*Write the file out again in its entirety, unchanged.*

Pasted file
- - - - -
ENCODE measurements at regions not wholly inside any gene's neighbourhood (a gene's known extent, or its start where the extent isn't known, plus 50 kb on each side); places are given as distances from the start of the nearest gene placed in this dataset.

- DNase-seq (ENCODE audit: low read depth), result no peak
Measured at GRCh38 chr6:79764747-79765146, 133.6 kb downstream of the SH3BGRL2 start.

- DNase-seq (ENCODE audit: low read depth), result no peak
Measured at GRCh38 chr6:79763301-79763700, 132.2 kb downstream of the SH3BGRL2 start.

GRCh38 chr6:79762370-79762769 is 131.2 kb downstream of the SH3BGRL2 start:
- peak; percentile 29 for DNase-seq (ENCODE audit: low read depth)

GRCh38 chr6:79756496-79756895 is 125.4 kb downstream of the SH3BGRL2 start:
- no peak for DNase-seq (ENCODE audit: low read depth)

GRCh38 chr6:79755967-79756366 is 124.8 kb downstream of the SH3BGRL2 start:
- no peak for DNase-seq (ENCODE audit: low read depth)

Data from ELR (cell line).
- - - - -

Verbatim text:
ENCODE measurements at regions not wholly inside any gene's neighbourhood (a gene's known extent, or its start where the extent isn't known, plus 50 kb on each side); places are given as distances from the start of the nearest gene placed in this dataset.

- DNase-seq (ENCODE audit: low read depth), result no peak
Measured at GRCh38 chr6:79764747-79765146, 133.6 kb downstream of the SH3BGRL2 start.

- DNase-seq (ENCODE audit: low read depth), result no peak
Measured at GRCh38 chr6:79763301-79763700, 132.2 kb downstream of the SH3BGRL2 start.

GRCh38 chr6:79762370-79762769 is 131.2 kb downstream of the SH3BGRL2 start:
- peak; percentile 29 for DNase-seq (ENCODE audit: low read depth)

GRCh38 chr6:79756496-79756895 is 125.4 kb downstream of the SH3BGRL2 start:
- no peak for DNase-seq (ENCODE audit: low read depth)

GRCh38 chr6:79755967-79756366 is 124.8 kb downstream of the SH3BGRL2 start:
- no peak for DNase-seq (ENCODE audit: low read depth)

Data from ELR (cell line).